In this fascinating analysis, Frederick Hitz, former inspector general of the Central Intelligence Agency, contrasts the writings of well-known authors of spy novels—classic and popular—with real-life espionage cases. Drawing on personal experience both as a participant in “the Great Game” and as the first presidentially appointed inspector general, Hitz shows the remarkable degree to which truth is stranger than fiction.
The vivid cast of characters includes real life spies Pyotr Popov and Oleg Penkovsky from Soviet military intelligence; Kim Philby, the infamous Soviet spy; Aldrich Ames, the most damaging CIA spy to American interests in the Cold War; and Duane Clarridge, a CIA career operations officer. They are held up against such legendary genre spies as Bill Haydon (le Carré’s mole in Tinker, Tailor, Soldier, Spy), Magnus Pym (in le Carré’s A Perfect Spy), Tom Rogers (in David Ignatius’s Agents of Innocence), and Maurice Castle (in Graham Greene’s The Human Factor).
As Hitz skillfully weaves examples from a wide range of espionage activities—from covert action to counterintelligence to classic agent operations—we see that the actual is often more compelling than the imaginary, and that real spy case histories present moral and other questions far more pointedly than fiction.
A lively account of espionage, spy tradecraft, and, most of all, the human dilemmas of betrayal, manipulation, and deceit.
"synopsis" may belong to another edition of this title.
Frederick P. Hitz was born in Washington, D.C., and graduated from Princeton and Harvard Law School. He entered the Central Intelligence Agency as an operations officer in 1967, where Aldrich Ames was in his training class. After 1973 he served at the Departments of State, Defense, and Energy, leading to a second stint with the CIA from 1978 to 1982 as legislative counsel to the director of Central Intelligence and deputy chief of operations for Europe. In 1990, Hitz was appointed the first statutory inspector general of the CIA by President Bush and served in this post until May 1998, when he retired to begin a teaching career at the Woodrow Wilson School of Princeton University.
Hitz has received medals for distinguished service in the Department of Defense and the Defense Intelligence Agency’s Distinguished Medal. He lives in northern Virginia.
To be blunt, leadership is the ability to dominate and get your way. To do that requires the ability to inspire and provide trust, self-confidence, recognizable professional skills, caring, and many other qualities.
I submit you need these same skills when recruiting an agent, whose cooperation with you, if exposed, holds risk of death, imprisonment, or at a minimum dishonor. As you move into the recruitment "pitch" and the full dimensions of what you are asking dawns on the prospective agent, he or she looks at you with consummate disbelief, even when he or she more or less expects something is coming. Although perhaps not articulated, their eyes scream that what you want is the most ludicrous thing ever requested of them. In the end you succeed through leadership, for through the development of the agent you have brought yourself into a position of dominance and trust.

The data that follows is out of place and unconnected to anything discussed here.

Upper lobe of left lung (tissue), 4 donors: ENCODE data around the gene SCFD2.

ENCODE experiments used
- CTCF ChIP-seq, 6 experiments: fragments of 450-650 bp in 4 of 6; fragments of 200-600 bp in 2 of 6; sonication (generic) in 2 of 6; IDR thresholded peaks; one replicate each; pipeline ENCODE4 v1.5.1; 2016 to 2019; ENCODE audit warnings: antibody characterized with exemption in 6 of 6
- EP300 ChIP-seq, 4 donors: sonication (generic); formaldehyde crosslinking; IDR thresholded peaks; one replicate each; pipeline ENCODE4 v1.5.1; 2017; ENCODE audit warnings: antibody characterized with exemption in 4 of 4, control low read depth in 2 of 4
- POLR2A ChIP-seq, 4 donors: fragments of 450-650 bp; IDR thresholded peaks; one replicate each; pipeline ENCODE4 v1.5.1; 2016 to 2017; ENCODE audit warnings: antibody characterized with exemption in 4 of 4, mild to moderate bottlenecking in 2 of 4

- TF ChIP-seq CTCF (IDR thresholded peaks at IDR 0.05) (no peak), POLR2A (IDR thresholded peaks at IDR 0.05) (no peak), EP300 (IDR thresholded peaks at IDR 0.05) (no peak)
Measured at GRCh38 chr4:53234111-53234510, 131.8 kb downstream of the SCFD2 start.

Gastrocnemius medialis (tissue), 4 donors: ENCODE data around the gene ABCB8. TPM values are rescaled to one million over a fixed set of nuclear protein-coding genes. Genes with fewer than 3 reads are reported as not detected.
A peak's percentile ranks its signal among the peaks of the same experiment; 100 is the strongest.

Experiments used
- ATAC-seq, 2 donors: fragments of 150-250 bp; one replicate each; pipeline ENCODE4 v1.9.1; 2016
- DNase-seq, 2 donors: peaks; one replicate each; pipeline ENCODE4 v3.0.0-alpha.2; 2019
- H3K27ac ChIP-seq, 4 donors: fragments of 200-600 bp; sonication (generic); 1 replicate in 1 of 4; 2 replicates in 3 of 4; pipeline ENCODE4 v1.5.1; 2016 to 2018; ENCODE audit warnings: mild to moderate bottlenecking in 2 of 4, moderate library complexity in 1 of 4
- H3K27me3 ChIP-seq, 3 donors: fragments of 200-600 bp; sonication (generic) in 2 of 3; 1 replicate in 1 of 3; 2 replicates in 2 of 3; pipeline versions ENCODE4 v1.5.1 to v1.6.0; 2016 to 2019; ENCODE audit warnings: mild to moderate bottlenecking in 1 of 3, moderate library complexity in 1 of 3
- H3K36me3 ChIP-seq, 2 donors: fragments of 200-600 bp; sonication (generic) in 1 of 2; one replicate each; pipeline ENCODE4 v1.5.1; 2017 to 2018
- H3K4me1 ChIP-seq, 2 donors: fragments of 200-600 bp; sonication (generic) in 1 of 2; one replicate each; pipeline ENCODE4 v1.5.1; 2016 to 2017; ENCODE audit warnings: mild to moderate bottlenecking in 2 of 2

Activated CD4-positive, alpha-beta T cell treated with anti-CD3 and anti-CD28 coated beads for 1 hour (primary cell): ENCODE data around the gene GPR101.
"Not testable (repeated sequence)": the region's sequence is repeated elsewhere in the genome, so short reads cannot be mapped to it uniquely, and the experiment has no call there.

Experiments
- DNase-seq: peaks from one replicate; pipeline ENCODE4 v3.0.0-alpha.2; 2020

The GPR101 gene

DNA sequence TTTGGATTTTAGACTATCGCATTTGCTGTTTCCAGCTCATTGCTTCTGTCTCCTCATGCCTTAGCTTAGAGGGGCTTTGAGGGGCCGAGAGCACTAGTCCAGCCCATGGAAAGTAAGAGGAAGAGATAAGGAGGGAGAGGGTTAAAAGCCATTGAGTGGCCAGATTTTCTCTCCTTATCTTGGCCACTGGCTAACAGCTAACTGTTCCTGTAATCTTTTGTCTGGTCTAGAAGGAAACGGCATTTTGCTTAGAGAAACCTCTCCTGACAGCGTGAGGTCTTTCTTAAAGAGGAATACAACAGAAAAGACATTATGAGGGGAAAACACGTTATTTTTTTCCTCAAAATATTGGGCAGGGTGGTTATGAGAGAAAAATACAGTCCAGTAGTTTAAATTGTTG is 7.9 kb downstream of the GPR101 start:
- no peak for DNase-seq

This excerpt from Duane "Dewey" Clarridge's autobiography is an experienced spy runner's take on the qualities needed to effect recruitment of an agent. In order to collect secret information from foreign countries, which is the essence of spying, one must recruit human sources to gain access to that information. Clarridge has described the straight-up recruitment approach, at which he was adept, but that approach is obviously not the only way to acquire the keys to the secret kingdom. There are as many possibilities as there are human foibles and motivations to exploit. In the textbook case, recruitment occurs only after the potential spy has been identified as having access to the information being sought, has been assessed as vulnerable to a recruitment approach, and has been cultivated to bring him into a state of mind where he might consider a recruitment pitch without denouncing the recruiter to the authorities. The object of the recruitment pitch is to acquire control over the prospective spy so that he will accept direction from the spy runner.
Seldom does the saga unfold in the manner prescribed in the Sarratt (the British Secret Intelligence Service, known as SIS or MI6) or CIA training manuals. A good fictional illustration of this is contained in David Ignatius's account of agent operations in the Middle East, Agents of Innocence. The central character, CIA case officer Tom Rogers (who is loosely modeled on a real CIA officer killed in the Beirut embassy bombing in 1983), cultivates the deputy chief of Fatah intelligence as a secret informant on terrorist threats to U.S. citizens traveling and working in Lebanon, Saudi Arabia, and Egypt. Rogers is an experienced Arabist with good Arabic-language skills who painstakingly establishes rapport with PECOCK, as the Fatah official is encrypted. (A recruited or potential spy is given a cryptonym in order to protect his identity in normal correspondence between the field and Headquarters.) Rogers's recruitment philosophy is remarkably uncomplicated. It is based on the simple observation that people like to talk: old politicians want to tell war stories and young revolutionaries want to explain how they plan to change the world. Rogers observes that they should not be telling him these things but they always do. All of them, all over the world, seek the ear of an interested American, he believes, and with his open, straightforward approach, just listening beats all the gadgets and formal contractual procedures for obtaining useful secret information.
Recruiting someone is about getting him to do what you want, rather than just forcing him to do what he doesn't want. I learned a long time ago that it's easy to manipulate people-if you know what you want from them and don't tell them why you're being so friendly.
Rogers's superiors do not share his philosophy. In order to secure PECOCK's cooperation as a penetration of Fatah, they want a more businesslike arrangement in which control is exchanged for money. When Rogers is unsuccessful in getting PECOCK to plant a bug in the conference room of a rival Palestinian terrorist organization, the recruitment issue comes to a head: